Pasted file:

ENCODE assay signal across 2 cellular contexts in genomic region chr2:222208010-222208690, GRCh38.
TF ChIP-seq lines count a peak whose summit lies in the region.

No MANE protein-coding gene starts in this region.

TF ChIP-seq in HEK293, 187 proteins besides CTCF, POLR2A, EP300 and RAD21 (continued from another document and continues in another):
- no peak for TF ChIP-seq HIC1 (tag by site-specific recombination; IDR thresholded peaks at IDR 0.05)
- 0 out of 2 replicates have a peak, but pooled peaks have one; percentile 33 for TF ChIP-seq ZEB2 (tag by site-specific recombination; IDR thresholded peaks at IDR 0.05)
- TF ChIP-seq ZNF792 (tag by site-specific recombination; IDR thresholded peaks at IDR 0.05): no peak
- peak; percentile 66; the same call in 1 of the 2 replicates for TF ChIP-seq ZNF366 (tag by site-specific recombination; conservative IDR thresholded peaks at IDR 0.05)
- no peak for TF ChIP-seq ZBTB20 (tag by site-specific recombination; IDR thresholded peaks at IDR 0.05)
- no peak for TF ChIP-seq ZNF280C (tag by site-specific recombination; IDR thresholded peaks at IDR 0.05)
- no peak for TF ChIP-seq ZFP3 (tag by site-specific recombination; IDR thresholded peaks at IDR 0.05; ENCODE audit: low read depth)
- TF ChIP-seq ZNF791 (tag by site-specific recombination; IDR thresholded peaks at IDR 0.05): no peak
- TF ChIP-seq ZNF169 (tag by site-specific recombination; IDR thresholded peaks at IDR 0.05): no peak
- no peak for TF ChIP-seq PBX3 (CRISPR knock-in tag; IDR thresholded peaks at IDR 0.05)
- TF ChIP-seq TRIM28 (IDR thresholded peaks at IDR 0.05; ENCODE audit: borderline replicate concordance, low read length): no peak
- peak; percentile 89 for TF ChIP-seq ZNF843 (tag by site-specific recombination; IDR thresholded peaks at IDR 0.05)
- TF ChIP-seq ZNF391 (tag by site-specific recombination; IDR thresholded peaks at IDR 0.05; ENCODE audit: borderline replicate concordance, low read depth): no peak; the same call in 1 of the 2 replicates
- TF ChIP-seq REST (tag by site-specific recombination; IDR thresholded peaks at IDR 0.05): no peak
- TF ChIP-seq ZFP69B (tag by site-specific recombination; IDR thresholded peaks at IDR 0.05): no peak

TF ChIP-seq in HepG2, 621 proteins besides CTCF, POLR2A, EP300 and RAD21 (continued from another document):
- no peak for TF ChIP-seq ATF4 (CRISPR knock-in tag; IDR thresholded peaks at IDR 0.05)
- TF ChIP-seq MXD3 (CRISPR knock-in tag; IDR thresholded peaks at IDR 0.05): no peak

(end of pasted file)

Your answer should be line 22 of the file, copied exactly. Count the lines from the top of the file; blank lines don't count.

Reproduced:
- TF ChIP-seq MXD3 (CRISPR knock-in tag; IDR thresholded peaks at IDR 0.05): no peak